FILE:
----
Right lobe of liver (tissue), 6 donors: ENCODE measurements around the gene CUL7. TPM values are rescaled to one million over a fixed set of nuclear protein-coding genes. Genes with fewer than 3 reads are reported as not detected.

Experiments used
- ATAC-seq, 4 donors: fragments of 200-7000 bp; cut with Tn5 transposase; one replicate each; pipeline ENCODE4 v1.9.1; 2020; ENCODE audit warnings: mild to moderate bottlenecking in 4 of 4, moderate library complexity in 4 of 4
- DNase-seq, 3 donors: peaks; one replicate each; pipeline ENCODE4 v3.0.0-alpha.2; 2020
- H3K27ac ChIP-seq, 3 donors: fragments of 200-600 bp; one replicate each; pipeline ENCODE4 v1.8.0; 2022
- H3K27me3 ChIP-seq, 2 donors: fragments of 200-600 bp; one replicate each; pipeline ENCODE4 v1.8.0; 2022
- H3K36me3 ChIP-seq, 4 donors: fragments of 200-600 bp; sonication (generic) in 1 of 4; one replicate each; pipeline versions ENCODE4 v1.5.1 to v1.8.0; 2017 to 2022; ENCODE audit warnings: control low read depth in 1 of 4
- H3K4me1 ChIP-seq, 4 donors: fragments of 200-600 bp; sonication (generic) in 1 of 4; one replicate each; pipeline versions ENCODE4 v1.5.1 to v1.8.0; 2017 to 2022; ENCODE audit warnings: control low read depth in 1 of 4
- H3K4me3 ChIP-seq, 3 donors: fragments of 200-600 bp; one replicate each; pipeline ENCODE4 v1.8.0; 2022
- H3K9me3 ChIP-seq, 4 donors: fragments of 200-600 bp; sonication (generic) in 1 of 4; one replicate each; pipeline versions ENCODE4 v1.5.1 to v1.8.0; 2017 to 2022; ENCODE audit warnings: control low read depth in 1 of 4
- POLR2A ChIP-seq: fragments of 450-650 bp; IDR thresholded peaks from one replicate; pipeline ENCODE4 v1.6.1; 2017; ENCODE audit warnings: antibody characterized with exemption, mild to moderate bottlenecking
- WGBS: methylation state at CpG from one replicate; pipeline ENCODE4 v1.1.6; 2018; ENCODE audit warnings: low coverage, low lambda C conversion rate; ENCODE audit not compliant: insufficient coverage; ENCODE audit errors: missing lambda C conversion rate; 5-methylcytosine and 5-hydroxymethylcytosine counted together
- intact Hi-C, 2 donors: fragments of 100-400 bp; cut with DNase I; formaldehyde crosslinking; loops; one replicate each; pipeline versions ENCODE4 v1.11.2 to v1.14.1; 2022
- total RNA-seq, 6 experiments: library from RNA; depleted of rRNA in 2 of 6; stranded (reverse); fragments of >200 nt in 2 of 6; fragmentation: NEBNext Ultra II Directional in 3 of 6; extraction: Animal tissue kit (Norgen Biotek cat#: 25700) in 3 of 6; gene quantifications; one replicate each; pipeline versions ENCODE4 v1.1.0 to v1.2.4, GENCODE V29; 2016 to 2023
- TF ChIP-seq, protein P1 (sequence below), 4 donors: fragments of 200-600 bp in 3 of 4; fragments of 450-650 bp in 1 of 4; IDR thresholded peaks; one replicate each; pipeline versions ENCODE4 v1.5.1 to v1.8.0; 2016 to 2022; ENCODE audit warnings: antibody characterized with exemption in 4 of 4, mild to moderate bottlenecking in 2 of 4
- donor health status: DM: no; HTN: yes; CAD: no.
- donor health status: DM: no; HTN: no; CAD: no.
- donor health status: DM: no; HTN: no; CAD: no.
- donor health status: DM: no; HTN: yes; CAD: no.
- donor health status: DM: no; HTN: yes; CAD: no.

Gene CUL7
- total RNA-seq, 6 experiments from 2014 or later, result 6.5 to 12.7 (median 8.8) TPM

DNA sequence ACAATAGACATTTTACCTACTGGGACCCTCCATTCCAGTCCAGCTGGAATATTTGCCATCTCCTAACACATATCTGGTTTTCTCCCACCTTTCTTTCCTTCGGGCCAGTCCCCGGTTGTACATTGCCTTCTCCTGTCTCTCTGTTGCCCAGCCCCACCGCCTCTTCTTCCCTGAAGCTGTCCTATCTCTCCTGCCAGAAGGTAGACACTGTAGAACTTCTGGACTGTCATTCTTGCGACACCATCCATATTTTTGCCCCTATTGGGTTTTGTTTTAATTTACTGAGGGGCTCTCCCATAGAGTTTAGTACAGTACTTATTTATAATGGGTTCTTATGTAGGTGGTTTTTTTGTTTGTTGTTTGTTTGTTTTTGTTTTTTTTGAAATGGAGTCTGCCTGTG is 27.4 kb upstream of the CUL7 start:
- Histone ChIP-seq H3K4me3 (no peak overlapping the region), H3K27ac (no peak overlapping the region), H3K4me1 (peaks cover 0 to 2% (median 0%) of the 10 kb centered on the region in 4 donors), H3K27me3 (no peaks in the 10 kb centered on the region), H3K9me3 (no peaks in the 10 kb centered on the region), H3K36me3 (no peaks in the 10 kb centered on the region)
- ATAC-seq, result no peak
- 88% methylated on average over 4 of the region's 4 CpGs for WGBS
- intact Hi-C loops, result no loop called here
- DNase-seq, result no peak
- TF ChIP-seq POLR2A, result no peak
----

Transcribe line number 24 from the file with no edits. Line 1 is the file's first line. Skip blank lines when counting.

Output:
- Histone ChIP-seq H3K4me3 (no peak overlapping the region), H3K27ac (no peak overlapping the region), H3K4me1 (peaks cover 0 to 2% (median 0%) of the 10 kb centered on the region in 4 donors), H3K27me3 (no peaks in the 10 kb centered on the region), H3K9me3 (no peaks in the 10 kb centered on the region), H3K36me3 (no peaks in the 10 kb centered on the region)